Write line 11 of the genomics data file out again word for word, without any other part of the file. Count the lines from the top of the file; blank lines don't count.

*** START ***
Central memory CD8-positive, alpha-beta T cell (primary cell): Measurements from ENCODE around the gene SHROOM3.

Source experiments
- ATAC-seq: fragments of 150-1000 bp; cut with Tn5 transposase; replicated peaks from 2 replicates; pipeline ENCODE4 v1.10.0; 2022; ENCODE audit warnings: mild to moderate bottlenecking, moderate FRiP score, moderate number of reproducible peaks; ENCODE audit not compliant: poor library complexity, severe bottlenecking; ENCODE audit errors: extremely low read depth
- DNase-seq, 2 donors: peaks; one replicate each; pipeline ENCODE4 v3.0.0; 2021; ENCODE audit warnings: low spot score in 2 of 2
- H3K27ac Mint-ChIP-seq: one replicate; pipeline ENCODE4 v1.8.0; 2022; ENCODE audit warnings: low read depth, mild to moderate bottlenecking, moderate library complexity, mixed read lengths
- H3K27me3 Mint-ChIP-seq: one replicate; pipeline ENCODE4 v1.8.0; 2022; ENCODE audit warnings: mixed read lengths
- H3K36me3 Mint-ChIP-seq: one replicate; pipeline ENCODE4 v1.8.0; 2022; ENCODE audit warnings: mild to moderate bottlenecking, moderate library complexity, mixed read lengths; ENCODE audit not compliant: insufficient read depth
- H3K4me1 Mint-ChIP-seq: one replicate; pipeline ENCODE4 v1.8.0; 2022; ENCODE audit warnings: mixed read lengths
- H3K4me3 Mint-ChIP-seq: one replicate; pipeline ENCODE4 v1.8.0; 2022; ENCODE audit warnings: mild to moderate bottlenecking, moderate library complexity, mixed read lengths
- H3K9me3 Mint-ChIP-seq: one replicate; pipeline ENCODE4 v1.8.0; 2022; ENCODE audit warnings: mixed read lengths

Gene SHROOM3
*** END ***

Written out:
Gene SHROOM3